Serbian coach Branislav Moro who helped train the North Korea’s women’s national volleyball team in 2015 and 2016 told Sputnik Srbija that he met Kim Jong Un personally, and that the North Korean leader turned out to be a very smart and friendly person.
"I can tell you that he’s a very affable and educated man. After all, he spent eight years studying in Switzerland and I think that he learned what is good and what is bad," Moro said, adding that the North Korean took a keen interest in his work and proved to be quite savvy on the subject.
He added that North Korea is a well-organized state that can take on any challenge, and that its people won’t starve even though sanctions are taking their toll on the country’s economy.
At the same time, Moro remarked, global media coverage of the North Korean affairs appears to be extremely biased and even detached from reality. As an example, he mentioned the reports concerning rumors about North Korean athletes being allegedly executed for poor a performance at international competitions.
"For example, I sit right next to one of those ‘killed’ athletes and I’m too ashamed to tell him that he’s supposed to be dead. I even used my cellphone to check on the Internet to confirm his identity. Basically, there’s very little truthful information out there," he said.
His concerns were echoed by journalist and Far Eastern affairs expert Borislav Korkodelovic who noted that media agencies often fail to offer a balanced account of the reforms enacted by Kim Jong Un.
"He focuses on developing nuclear weapons but he’s also launched economic reform, and the market is becoming more open. Last November I met with North Korean defectors who aren’t exactly fond of Kim Jong Un, and even they admitted that Pyongyang now has modern well-supplied shops. About 90 percent of the goods being sold at those outlets are being imported from China," Korkodelovic explained.
The journalist noted that while Pyongyang clearly fares better than the countryside, the fact remains that during the last year the North Korean GDP increased by 3.9 percent.
"They keep improving their quality of life, as far as the sanctions allow – that is a fact. It should be noted that while the harsh restrictive measures came into effect since 2006, one could argue that the Western sanctions were imposed back in 1945; people have just gotten used to them," Korkodelovic said.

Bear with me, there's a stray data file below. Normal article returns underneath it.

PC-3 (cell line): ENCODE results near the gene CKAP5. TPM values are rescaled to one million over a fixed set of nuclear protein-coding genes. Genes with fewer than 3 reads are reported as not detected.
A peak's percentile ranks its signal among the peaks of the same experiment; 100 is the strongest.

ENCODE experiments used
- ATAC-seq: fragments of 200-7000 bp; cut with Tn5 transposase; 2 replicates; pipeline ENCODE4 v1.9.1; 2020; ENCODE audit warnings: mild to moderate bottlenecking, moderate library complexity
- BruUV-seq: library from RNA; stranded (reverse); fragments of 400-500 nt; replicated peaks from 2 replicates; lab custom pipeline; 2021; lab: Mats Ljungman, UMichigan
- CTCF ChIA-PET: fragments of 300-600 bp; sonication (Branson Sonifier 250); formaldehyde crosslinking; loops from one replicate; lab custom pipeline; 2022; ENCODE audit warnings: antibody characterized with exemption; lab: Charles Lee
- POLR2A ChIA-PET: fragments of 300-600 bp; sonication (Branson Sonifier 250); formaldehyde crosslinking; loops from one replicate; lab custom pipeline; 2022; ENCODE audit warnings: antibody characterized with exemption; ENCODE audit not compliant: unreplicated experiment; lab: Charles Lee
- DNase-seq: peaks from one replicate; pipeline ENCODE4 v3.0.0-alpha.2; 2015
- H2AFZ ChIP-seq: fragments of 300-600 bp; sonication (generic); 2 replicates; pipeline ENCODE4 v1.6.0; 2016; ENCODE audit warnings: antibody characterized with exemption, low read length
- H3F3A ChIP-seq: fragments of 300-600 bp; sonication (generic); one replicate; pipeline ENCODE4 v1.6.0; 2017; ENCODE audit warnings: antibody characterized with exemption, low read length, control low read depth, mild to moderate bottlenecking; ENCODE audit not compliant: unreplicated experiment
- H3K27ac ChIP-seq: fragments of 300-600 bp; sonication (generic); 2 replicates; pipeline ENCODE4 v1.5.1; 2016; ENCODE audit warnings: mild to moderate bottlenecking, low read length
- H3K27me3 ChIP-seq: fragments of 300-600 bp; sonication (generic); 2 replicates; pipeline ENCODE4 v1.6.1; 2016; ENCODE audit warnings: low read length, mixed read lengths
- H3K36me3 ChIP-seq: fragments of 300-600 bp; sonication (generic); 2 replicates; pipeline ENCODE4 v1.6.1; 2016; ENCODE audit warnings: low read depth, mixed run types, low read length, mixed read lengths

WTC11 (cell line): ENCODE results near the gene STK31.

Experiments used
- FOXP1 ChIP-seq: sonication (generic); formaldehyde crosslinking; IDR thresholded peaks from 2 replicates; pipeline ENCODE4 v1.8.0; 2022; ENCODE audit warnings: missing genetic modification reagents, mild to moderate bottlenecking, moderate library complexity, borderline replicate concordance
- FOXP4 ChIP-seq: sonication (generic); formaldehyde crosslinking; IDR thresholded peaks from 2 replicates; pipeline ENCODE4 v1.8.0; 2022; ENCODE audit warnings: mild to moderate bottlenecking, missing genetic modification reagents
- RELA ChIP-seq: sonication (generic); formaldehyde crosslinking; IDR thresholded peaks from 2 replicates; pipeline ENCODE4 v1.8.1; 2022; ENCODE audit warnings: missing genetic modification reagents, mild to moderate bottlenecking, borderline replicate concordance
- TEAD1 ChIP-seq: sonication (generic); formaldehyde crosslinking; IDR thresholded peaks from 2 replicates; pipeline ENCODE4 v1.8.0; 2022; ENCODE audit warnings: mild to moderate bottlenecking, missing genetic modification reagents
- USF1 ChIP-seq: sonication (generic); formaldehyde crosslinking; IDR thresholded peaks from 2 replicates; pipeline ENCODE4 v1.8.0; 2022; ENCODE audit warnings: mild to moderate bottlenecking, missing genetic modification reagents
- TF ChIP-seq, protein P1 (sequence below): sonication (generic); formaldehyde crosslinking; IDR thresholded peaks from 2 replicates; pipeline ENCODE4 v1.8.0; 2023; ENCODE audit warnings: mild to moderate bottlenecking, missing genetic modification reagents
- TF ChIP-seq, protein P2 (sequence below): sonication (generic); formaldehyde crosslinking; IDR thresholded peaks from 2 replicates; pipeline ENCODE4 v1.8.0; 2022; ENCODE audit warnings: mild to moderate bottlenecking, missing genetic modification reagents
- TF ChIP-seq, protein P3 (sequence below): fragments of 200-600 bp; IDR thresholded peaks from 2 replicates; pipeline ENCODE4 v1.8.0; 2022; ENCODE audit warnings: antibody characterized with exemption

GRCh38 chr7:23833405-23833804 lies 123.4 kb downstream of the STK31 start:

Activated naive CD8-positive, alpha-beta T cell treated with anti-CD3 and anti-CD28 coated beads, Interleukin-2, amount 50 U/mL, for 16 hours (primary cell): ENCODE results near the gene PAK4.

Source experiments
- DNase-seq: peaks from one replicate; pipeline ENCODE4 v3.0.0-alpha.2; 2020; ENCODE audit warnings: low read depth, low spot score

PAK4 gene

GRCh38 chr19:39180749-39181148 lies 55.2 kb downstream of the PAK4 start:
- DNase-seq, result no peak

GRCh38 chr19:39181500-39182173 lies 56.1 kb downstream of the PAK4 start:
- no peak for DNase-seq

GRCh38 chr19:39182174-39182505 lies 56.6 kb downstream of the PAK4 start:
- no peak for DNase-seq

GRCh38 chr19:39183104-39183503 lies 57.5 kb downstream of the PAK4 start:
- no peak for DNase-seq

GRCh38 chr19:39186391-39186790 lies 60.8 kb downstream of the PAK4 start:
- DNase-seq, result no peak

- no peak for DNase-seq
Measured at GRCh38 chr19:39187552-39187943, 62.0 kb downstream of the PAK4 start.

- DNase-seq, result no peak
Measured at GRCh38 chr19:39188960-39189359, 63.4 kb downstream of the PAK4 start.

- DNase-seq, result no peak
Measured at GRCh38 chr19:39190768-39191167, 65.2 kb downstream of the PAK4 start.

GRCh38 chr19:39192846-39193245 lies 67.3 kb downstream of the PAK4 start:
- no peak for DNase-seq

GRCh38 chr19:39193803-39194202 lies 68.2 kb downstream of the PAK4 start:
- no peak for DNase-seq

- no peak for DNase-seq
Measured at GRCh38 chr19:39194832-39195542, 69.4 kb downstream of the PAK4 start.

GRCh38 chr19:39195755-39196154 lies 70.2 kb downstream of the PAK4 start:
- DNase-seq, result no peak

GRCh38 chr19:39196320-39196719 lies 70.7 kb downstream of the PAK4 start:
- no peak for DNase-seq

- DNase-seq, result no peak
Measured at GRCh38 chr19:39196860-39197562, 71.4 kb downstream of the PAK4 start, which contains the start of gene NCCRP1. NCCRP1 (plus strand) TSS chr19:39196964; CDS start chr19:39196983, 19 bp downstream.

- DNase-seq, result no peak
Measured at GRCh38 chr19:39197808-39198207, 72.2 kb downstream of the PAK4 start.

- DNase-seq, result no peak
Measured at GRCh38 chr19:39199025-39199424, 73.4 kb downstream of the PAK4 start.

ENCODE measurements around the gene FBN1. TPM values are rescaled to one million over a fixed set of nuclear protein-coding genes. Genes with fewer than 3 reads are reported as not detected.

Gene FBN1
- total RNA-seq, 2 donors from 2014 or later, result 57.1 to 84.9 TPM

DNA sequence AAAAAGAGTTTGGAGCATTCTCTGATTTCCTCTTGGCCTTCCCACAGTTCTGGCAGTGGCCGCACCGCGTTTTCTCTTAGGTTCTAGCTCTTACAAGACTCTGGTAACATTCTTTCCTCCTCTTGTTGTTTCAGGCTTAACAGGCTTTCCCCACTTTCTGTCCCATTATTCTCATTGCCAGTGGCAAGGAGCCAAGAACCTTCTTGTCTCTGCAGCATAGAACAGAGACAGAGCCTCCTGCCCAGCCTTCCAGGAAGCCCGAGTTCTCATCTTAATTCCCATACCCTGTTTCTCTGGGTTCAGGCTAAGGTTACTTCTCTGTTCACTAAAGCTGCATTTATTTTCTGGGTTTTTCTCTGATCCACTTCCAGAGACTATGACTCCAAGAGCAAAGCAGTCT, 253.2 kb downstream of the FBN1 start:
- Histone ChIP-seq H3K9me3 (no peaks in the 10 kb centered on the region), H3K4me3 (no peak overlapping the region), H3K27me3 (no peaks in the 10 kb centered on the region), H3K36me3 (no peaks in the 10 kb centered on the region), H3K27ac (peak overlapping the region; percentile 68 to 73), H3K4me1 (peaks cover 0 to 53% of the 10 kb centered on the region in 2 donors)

He further noted that following the end of WWII Korea was divided just like Germany. However, it would be a mistake to try and devise a way to reunify the two Korean states based on Germany’s example due to a number of important differences, he argued.
Germany, Pavic claimed, has never witnessed the kind of militarization that took place on the Korean Peninsula, adding that East Germany was never isolated like North Korea.
"Korea is a unique case, not to mention the fact that China takes a dim view of the prospects of a powerful and united Korean state appearing on its doorstep… The unification is impossible as long as the current rhetoric is maintained and the parties involved continue to hold massive military drills," Pavic said.
The analyst pointed out that Pyongyang is extremely unlikely to abandon its nuclear program while such military drills are being held, effectively thwarting hopes of reaching a deal with North Korea like the one that was made between Iran and the P5+1 group.
All three experts also stated that even if a war breaks out on the Korean Peninsula, the first shot definitely won’t be fired by Pyongyang.